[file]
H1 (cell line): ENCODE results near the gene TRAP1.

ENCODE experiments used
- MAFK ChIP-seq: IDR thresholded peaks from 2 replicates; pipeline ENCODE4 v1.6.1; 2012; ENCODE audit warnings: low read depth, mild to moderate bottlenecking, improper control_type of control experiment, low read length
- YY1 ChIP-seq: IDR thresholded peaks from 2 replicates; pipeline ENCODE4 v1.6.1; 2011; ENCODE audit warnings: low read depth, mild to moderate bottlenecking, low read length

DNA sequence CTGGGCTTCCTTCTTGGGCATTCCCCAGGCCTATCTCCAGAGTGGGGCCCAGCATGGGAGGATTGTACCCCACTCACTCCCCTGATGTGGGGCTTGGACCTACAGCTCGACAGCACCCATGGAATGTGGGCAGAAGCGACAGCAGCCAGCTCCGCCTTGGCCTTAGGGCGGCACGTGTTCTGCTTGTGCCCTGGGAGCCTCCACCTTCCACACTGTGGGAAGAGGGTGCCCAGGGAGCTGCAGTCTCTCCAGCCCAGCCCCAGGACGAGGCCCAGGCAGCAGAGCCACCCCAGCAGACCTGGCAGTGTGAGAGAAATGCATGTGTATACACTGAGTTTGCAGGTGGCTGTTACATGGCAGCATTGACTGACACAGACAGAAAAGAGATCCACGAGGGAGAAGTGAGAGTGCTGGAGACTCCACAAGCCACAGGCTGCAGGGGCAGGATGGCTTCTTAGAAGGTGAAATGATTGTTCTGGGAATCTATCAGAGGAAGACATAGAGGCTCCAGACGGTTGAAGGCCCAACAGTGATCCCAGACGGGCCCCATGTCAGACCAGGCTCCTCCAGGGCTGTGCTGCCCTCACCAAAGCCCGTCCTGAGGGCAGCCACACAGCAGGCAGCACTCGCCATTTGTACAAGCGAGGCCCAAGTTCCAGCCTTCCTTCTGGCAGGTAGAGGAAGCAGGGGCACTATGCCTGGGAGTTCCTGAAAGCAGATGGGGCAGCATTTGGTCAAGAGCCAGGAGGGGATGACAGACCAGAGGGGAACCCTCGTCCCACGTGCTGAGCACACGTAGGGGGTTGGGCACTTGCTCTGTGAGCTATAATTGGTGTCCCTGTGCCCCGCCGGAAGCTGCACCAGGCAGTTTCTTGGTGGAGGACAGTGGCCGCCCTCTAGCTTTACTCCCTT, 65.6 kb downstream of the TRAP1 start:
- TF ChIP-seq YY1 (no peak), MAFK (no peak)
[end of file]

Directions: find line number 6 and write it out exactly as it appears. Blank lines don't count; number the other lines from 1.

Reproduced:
- TF ChIP-seq YY1 (no peak), MAFK (no peak)